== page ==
If you are using suricata in inline mode then the snort2c table is not used or needed.

    If you are not blocking any hosts with suricata (alert only) then again the snort2c table will not be used.



  • Yes, I am running inline Suricata and did not know that. How do I unblock false positives in the alerts?
    Thanks



  • Just wanted to post up one small correction for Suricata and the snort2c table –

    This bullet in the theoretical advantages list is incorrect:

    You have a really big network and suricata has to process a ton of traffic, once an IP is added to the blocked hosts list that traffic is already being dropped and suricata doesn't have to inspect it every time, thus saving CPU cycles.

    That is unfortunately not the case in practice because Suricata always see traffic before the firewall module does.  Stated differently, traffic hits Suricata first and then the firewall.  Well, technically it hits both simultaneously in Legacy Mode as libpcap is utilized to make a copy of all incoming and outgoing packets.  The copies are sent to Suricata.  Since Suricata will always see the packet whether the firewall blocks it or not, then you don't really lessen Suricata's workload by preloading or persisting the snort2c table.  This is assuming we're talking about Suricata on the WAN.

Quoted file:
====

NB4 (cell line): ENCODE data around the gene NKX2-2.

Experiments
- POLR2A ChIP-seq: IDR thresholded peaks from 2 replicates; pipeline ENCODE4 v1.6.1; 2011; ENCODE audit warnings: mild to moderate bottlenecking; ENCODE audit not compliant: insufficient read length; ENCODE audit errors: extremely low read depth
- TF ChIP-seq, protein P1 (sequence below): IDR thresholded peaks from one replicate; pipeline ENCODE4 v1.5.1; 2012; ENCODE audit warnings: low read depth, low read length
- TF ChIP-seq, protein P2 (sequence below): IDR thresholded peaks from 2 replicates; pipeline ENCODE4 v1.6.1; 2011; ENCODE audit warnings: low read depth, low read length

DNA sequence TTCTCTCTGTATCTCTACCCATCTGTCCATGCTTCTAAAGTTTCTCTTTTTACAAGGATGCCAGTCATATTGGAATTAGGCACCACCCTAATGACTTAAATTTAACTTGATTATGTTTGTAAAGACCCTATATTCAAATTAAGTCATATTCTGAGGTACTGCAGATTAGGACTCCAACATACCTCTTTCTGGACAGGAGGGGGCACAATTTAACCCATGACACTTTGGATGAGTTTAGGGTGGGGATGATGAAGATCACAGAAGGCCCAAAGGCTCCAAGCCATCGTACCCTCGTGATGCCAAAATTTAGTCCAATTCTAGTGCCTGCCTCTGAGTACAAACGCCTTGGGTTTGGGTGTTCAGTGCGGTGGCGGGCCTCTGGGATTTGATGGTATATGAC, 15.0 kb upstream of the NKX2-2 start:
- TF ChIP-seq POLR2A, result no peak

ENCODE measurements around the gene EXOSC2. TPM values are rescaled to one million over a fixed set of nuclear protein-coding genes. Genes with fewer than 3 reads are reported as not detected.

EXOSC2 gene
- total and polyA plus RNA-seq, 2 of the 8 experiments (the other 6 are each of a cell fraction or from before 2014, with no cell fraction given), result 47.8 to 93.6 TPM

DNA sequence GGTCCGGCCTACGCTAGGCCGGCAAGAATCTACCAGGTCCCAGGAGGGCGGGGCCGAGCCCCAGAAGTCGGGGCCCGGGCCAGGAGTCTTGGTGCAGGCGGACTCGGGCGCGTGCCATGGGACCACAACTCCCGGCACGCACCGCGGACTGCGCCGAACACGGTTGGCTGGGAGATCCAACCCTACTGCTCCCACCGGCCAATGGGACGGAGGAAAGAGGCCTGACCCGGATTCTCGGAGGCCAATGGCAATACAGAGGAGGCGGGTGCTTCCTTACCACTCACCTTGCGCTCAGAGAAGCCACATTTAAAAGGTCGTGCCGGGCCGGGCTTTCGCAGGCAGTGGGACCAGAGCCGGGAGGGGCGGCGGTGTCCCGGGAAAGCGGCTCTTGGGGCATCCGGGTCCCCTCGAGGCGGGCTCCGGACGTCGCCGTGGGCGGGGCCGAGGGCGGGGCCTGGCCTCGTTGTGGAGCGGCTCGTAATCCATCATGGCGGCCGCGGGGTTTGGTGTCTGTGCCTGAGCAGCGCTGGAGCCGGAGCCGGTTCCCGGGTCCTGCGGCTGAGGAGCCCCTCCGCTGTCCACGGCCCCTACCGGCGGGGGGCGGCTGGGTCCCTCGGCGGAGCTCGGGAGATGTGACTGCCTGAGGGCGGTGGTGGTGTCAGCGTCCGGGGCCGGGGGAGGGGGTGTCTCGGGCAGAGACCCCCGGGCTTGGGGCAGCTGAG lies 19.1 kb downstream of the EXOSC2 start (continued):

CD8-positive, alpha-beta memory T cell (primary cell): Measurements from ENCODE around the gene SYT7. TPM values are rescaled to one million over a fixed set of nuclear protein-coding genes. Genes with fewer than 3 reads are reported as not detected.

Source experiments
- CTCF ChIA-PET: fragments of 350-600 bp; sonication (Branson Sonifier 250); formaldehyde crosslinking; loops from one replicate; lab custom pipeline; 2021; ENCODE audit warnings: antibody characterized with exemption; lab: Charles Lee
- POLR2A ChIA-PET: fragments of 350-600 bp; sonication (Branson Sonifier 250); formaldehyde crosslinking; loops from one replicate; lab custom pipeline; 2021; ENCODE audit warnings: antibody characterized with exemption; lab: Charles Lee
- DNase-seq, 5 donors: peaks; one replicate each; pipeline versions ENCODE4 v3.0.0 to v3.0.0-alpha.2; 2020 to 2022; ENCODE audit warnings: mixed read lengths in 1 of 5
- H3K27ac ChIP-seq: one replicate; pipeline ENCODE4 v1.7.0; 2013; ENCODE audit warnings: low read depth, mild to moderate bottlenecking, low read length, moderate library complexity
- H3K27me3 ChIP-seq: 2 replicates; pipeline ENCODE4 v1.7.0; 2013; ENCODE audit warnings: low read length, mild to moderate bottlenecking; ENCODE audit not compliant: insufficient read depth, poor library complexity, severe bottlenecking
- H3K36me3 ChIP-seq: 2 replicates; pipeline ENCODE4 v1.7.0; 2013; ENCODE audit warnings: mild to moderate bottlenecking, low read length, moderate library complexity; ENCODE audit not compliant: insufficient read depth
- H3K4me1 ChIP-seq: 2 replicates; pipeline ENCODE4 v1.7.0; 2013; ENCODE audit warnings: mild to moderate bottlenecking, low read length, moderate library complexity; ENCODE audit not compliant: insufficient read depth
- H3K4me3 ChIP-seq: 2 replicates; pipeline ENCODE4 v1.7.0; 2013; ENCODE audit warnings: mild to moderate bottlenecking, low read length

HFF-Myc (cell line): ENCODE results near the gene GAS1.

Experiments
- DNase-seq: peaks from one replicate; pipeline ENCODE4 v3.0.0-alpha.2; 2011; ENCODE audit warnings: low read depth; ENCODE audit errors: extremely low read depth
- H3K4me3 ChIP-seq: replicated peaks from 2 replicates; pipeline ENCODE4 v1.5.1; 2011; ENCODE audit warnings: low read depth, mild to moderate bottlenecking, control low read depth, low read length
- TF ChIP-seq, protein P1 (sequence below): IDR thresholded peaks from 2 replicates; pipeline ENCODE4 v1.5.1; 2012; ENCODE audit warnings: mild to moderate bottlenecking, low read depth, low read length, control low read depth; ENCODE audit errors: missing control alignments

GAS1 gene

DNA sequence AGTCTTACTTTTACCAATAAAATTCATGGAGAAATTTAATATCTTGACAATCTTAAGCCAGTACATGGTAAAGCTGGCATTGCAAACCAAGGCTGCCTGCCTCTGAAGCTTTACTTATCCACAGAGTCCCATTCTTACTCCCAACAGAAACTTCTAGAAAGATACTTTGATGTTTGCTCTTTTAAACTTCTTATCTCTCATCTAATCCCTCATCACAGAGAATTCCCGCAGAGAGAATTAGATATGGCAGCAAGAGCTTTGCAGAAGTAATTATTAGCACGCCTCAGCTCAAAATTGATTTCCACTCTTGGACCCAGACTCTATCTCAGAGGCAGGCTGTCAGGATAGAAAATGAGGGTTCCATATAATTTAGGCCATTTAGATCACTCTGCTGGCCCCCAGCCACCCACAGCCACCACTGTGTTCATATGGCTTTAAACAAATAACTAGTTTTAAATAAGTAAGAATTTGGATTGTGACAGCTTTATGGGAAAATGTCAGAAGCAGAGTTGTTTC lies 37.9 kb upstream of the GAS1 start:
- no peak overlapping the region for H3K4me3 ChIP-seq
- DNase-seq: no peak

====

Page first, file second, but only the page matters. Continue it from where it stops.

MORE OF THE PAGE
Now if you run Suricata on the LAN side, there can be some merit to the persistance mode of snort2c.  This is because the entry in snort2c would cause say inbound traffic from the WAN to the LAN to be dropped and thus Suricata on the LAN would not see the packet.

    Bill


  • Banned

    Thanks for straightening me out Bill, I fixed it in the OP!



  • I tried this but it doesn’t work with these commands.

    To use the cron job you have to use the absolute path to pfctl

    /sbin/pfctl -T show -t snort2c > /usr/local/etc/snort2c.bak
    

    The same for shellcmd

    /sbin/pfctl -t snort2c -T replace -f /usr/local/etc/snort2c.bak
    


  • one thing i have to say about this solution.

    I thought about it and came to the conclusion that it is not nessesary to save the block list as long you have a working supress list.

    or am I wrong ?



  • @pfsense_user12123:

    one thing i have to say about this solution.

    I thought about it and came to the conclusion that it is not nessesary to save the block list as long you have a working supress list.

    or am I wrong ?

    The Block List and a Suppress List are not at all related to each other.  I don't advocate saving the Block List as in my humble opinion that is a pointless exercise, but with that said there is no relationship between the block list and the suppress list (at least not directly).  The Block List is simply a dump of the pf snort2c table's contents.  In other words, the list of IP addresses that have been blocked since the last time that table was cleared.  A Suppress List is a collection of keywords identifying rule signatures that should be suppressed or prevented from firing under the conditions given by the keywords.  Examples are source or destination IP addresses, port numbers or rule signature IDs.

    Bill